When it comes time to replace your shingle roof, you need to decide between replacing the existing shingles or installing a new layer of shingles on top of the existing layer. However, installing new shingles on top of an existing layer — a process known as a roof-over — is only possible if there is only one existing layer of shingles on your home.
Before you can determine whether this option is a possibility, you’ll need to figure out the number of shingle layers currently on your roof. This guide will get you started and help you decide whether a roof-over is the best option for your situation.
Overview of Layers of a Roof
Shingles are the most familiar component of roofs because they’re the only part you actually see. Underneath the shingles are a number of other components, all of which are necessary to form a reliable barrier between your home and the elements. Moving from the bottom up, these layers include:
- Decking: Commonly consisting of plywood, the decking layer is installed on top of the framing in most applications. It provides strength and structure by tying the rafters and trusses together. The underside of the decking can usually be seen from the attic.
- Ice and water barrier: This self-adhering, self-sealing, waterproof membrane is applied to the decking of the roof. It’s made to protect against infiltration of water as a result of wind-driven rain and ice accumulation.
- Flashing: Flashing is a thin material that serves to direct water away from areas where elements of the roof intersect, like the chimney and the siding. Flashing is often made of metal, such as steel, copper or aluminum. It often fails before shingles do, so it should be regularly inspected to ensure the home has a seal that is watertight.
- Starter strip: These specialized shingles line every edge of the roof of your home. They are installed after the roof decking but before the underlayment. Their purpose is to seal your roof’s edge, which will significantly increase your roof’s ability to stand up against wind-driven rain and strong winds.
- Underlayment: The underlayment consists of a rubberized or felt asphalt sheet, and it provides an additional protective layer between your roof deck and your shingles. It helps to reduce blow-off by letting your shingles lay more uniformly and flatly. The underlayment also keeps wind-driven rain from getting under the shingles, which can damage the structure of your roof or even the inside of the house.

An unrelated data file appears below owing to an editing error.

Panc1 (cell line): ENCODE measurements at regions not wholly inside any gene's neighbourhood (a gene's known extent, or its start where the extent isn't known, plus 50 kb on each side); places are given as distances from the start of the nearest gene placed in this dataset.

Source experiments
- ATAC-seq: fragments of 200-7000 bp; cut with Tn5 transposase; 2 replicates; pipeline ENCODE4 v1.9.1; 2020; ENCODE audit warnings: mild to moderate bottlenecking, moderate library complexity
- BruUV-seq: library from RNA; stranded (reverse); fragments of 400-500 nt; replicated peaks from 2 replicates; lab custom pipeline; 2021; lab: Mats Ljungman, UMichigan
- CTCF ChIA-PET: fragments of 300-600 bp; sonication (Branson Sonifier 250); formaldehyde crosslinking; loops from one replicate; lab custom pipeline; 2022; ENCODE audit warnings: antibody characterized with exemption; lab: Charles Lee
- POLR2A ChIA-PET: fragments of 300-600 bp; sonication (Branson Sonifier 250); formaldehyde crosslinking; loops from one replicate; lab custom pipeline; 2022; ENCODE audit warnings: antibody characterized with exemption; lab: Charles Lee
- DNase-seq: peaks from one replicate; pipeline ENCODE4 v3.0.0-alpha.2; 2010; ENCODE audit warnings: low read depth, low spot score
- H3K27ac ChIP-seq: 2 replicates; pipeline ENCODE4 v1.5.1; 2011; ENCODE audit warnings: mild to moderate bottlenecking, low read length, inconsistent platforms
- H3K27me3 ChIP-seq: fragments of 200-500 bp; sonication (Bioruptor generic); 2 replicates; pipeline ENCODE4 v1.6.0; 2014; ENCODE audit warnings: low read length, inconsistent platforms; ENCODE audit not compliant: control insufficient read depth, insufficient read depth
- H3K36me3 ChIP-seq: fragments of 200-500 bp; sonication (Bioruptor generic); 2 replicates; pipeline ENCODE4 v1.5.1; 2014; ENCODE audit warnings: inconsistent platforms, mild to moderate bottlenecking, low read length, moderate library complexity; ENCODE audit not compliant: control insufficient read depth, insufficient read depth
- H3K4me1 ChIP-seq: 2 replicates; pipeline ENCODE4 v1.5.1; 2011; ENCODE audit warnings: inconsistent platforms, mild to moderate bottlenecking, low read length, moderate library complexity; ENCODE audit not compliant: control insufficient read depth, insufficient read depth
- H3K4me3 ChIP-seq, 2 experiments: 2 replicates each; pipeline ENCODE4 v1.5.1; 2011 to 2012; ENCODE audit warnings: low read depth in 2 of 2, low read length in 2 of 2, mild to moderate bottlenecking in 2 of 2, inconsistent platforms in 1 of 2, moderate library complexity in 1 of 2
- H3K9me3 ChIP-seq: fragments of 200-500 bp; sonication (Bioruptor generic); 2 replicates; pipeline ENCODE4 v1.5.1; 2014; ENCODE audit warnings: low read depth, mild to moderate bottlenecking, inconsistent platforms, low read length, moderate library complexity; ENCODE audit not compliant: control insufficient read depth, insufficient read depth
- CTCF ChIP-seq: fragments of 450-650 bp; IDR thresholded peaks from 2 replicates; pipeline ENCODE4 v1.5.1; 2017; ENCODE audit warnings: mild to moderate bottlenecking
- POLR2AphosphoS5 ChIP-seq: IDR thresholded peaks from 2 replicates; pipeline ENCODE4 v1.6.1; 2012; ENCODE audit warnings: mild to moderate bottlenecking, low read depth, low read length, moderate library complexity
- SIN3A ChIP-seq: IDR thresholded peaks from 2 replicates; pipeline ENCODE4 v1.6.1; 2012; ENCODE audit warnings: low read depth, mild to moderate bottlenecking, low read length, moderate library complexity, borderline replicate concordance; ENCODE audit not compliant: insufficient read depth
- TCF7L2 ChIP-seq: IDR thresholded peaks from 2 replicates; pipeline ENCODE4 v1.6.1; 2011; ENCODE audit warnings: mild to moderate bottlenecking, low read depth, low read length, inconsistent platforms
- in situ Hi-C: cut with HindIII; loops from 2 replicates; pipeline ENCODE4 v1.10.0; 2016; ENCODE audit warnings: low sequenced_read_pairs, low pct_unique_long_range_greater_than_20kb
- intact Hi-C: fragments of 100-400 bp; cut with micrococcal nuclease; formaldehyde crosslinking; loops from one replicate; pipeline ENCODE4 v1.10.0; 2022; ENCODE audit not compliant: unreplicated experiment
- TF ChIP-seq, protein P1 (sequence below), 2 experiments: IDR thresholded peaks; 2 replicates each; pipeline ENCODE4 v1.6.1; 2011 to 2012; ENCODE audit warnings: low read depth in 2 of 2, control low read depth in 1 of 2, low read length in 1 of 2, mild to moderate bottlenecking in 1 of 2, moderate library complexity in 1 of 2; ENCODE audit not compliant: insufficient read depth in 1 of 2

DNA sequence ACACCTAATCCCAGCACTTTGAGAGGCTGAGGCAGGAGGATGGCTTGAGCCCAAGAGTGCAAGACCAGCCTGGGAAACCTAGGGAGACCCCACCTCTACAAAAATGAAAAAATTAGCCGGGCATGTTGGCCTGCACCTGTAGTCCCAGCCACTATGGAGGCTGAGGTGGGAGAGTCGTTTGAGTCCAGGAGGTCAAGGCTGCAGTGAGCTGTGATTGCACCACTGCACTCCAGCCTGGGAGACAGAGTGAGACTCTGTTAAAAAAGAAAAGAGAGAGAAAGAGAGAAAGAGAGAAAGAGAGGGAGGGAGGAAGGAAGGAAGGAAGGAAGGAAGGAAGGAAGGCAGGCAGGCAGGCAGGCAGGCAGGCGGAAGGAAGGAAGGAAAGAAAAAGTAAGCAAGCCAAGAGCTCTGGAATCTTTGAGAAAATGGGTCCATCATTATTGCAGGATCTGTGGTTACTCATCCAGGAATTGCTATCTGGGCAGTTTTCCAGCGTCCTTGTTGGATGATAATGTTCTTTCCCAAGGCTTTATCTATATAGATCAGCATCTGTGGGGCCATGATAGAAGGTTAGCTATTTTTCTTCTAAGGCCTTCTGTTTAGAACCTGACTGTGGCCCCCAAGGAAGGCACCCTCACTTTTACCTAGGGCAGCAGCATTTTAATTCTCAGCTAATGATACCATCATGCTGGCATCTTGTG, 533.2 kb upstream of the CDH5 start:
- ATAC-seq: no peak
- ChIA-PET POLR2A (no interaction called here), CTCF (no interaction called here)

- Shingles: Shingles are the part of the roof that everyone recognizes. This layer is visible from the outside, and it serves an important aesthetic purpose. There are two main types of asphalt shingles — 3-tab and architectural. 3-tabs cost less but are also less durable. They are not as resistant to wind and have a flatter appearance. Architectural shingles are used for the majority of roof replacements today. They cost only slightly more than their 3-tab counterparts, and the specifications and warranties are much better.
- Ridge caps: Shingles don’t cover ridges very well. Ridge caps, which are specialized long shingles, are installed along the ridgeline of the roof. They fit over the joints between two edges, keeping rain and snow out of your home while letting hot air escape. Ridge caps also give roofs a finished look by making a tightly sealed joint on both sides.
What Does It Mean to Have Multiple Layers of Shingles?
In the construction industry, adding an additional layer of shingles over an existing one on a roof is known as a roof-over. Roof-overs offer a number of advantages compared to replacement:
- Lower cost: Price is usually the primary reason homeowners opt for a roof-over rather than having their shingles replaced entirely. In addition to the cost of re-roofing, you can also save some on disposal expenses and dumpster rentals.
- More convenience: Roof-overs are generally less messy than replacement, as you’re not ripping off the entire shingle roof. This difference translates into a quicker, easier cleanup job.